i think it's time for me to comment on the deaths of uday and qusay hussein. most of the county seems to be basking in the awe of the u.s. military these days and their assassination seems to have done wonders for the stock market too. yesterday the janitor where my wife worked poked his head into her office and said "this is good for this county."
i couldn't disagree more. this news, once again, makes me feel embarrassed to be an american, not proud. i never used to feel embarrassed for who i am, for i am thoroughly american. but since 9-11 that's exactly how i’ve felt, embarrassed. when i talk to people in other countries and identify where i am from, i feel like apologizing. i never used to feel that way. even when i hated what my government was doing, i never felt like apologizing for who i was. this time around, it goes beyond mere dislike of our political leaders. a line has been crossed.
the problem comes down to this: the u.s., at least the part i identified with, is supposed to be about the rule of law, the constitution, the bill of rights, etc. the idea that even the worst people have rights and the implicit acknowledgment that our government sometimes might be mistaken.
we don't stand for any of that anymore. now we not only don't support the development of international standards of law or the permanent international criminal court, but our government seeks to undermine the court by penalizing other countries that cooperate with it. the government arbitrarily detains people, refuse those held access to the court system, hold them in total secrecy, and plans to try detainees in secret military tribunals . All of these things fall below international standards of human rights. this country used create the international norms, now we flout them.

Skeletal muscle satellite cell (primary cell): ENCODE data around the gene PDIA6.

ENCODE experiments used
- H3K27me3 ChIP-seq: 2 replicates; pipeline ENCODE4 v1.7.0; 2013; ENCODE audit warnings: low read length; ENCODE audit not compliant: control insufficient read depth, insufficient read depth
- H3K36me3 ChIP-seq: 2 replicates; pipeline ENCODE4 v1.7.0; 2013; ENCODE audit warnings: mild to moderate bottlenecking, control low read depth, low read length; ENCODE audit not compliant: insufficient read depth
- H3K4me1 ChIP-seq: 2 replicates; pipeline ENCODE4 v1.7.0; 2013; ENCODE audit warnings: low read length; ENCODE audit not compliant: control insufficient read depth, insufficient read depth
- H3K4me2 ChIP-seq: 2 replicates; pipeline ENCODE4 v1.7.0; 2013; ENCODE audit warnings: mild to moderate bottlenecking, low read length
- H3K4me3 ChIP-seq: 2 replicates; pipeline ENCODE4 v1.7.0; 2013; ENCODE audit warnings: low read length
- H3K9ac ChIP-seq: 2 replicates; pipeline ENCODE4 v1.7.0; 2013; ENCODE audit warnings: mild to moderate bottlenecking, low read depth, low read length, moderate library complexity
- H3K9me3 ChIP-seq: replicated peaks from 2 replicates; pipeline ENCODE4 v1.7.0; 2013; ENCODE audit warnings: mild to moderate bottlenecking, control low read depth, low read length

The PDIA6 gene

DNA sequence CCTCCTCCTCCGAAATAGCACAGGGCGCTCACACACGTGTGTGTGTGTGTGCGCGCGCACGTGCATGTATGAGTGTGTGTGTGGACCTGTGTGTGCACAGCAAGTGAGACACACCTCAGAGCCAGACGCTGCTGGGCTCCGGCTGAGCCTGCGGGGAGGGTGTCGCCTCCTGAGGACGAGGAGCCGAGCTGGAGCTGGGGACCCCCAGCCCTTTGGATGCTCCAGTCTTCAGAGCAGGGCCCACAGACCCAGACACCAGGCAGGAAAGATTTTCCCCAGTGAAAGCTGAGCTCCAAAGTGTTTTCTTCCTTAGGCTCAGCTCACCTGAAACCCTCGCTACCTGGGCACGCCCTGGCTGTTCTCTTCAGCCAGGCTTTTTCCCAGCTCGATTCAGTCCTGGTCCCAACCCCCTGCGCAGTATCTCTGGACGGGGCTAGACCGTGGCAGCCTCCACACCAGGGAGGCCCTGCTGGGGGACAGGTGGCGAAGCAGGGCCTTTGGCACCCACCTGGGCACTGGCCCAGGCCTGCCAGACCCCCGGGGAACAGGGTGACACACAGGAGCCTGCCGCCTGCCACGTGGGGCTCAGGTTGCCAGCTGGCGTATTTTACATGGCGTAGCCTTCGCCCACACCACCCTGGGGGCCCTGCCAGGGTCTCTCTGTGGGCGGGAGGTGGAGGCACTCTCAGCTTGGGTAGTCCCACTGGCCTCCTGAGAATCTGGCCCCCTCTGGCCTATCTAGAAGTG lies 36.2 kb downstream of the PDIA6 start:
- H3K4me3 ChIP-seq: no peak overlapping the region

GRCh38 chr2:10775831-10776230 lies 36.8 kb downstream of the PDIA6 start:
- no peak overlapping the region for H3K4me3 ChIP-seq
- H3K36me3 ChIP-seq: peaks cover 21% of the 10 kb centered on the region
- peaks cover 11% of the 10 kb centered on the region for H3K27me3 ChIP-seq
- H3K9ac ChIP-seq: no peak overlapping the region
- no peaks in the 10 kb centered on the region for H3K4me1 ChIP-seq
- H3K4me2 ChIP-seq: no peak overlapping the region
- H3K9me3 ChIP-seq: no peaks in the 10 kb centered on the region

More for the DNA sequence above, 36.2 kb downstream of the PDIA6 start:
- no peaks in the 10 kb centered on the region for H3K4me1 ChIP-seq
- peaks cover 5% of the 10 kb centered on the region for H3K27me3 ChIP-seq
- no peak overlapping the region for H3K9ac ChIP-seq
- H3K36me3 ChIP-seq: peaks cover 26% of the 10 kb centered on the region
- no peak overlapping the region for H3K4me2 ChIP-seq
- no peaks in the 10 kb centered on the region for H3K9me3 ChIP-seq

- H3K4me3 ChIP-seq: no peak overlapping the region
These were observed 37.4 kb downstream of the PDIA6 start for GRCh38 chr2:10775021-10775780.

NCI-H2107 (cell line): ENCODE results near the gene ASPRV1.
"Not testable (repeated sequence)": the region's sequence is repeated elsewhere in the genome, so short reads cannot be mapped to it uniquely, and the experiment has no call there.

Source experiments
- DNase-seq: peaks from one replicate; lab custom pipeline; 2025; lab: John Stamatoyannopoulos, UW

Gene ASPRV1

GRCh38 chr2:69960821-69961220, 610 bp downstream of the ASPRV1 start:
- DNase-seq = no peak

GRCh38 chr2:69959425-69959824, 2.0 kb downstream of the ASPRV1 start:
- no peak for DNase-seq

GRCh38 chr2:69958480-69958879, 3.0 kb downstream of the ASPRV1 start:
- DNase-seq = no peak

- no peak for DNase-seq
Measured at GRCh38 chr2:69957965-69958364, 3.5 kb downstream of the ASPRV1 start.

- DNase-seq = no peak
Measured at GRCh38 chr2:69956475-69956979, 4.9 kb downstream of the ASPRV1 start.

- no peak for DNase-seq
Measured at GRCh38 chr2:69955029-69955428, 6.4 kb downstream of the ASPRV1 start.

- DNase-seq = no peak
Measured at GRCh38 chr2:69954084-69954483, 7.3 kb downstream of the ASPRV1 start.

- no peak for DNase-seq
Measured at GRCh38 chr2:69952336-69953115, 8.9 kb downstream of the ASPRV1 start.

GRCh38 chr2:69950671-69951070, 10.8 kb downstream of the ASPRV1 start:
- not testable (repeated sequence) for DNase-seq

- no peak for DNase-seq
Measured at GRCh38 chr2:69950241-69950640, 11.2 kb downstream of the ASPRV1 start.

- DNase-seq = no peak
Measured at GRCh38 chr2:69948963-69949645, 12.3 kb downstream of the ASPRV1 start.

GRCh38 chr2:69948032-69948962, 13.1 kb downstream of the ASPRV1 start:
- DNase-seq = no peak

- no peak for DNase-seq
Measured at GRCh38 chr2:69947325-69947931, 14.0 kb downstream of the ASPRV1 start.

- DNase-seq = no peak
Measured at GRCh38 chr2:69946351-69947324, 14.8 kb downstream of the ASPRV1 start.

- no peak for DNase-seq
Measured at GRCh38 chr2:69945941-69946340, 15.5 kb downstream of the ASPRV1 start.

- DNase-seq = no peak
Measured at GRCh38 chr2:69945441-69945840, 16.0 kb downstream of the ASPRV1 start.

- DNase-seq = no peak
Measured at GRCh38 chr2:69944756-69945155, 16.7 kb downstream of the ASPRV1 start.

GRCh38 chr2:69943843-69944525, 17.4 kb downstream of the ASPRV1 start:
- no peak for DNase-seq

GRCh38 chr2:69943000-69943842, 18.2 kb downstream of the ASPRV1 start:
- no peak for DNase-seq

after world war two, the u.s. could have taken the defeated nazis and summarily executed them. we did not. It wasn’t because we had any doubts about how bad the nazis were, but our leaders decided that individual officers deserved the right to defend themselves in an open public trial. some nuremberg defendants were acquitted, some were not, but there was an open process that attempted to give the accused a fair chance of establishing his innocence. those trials are the intellectual ancestors of the international criminal court that our country now undermines.
as for uday and qusay, our government had them surrounded and cordoned off the neighborhood around them the night before the surprise raid began. we may never get all of the facts, but it seems to me that we could tried to get to take them alive, but chose to kill them instead. as lambert over at eschaton wrote earlier today "The Manuel Noriega option was possible— Bush and his gang decided not to take it." we really could be better than this. no matter how bad uday and qusay were, why did they deserve worse than the nazis? and just to bury any shred of hope we may still have that the u.s. stands for anything like the rule of law the killing of uday and qusay probably violated the executive order banning assassinations
i am not sorry they are dead. but i am ashamed that we killed them.
ONE MORE THING: check out jeanne d'arc's reaction to the news of their death over at body and soul
TWO MORE THING: check out an iraqi's take on the whole thing at salam pax